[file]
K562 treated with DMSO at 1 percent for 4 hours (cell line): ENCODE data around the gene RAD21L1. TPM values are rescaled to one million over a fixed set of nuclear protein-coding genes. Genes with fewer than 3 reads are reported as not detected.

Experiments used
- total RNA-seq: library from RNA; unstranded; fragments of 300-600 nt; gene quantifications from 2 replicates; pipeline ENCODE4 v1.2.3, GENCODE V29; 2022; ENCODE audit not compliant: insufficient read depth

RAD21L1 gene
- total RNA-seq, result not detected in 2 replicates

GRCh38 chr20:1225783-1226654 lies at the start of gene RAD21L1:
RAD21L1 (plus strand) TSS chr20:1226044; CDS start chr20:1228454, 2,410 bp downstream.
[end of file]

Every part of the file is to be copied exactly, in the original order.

K562 treated with DMSO at 1 percent for 4 hours (cell line): ENCODE data around the gene RAD21L1. TPM values are rescaled to one million over a fixed set of nuclear protein-coding genes. Genes with fewer than 3 reads are reported as not detected.

Experiments used
- total RNA-seq: library from RNA; unstranded; fragments of 300-600 nt; gene quantifications from 2 replicates; pipeline ENCODE4 v1.2.3, GENCODE V29; 2022; ENCODE audit not compliant: insufficient read depth

RAD21L1 gene
- total RNA-seq, result not detected in 2 replicates

GRCh38 chr20:1225783-1226654 lies at the start of gene RAD21L1:
RAD21L1 (plus strand) TSS chr20:1226044; CDS start chr20:1228454, 2,410 bp downstream.